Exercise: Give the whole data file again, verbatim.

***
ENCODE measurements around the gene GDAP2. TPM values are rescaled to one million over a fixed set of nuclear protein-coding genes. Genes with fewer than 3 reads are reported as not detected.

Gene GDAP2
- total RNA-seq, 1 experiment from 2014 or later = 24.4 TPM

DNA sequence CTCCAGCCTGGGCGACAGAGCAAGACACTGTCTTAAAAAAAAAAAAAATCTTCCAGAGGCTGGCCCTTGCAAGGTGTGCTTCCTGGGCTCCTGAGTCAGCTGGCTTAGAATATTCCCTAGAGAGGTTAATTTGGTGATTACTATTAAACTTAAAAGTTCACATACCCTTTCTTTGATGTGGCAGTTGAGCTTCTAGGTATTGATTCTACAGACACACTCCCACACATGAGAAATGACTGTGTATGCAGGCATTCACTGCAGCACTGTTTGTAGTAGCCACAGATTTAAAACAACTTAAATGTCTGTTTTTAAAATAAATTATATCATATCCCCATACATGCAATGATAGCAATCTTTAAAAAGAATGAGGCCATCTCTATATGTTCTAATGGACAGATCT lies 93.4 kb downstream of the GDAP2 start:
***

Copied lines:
ENCODE measurements around the gene GDAP2. TPM values are rescaled to one million over a fixed set of nuclear protein-coding genes. Genes with fewer than 3 reads are reported as not detected.

Gene GDAP2
- total RNA-seq, 1 experiment from 2014 or later = 24.4 TPM

DNA sequence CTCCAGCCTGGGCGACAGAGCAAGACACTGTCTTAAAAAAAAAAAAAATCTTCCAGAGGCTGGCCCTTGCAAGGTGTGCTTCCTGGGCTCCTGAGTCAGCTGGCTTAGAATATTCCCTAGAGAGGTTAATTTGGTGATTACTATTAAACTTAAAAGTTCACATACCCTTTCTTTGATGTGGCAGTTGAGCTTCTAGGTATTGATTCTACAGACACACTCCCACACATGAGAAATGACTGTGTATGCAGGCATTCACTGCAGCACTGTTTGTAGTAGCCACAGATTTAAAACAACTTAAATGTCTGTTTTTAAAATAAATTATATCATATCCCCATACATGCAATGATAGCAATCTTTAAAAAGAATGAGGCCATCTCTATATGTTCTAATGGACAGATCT lies 93.4 kb downstream of the GDAP2 start: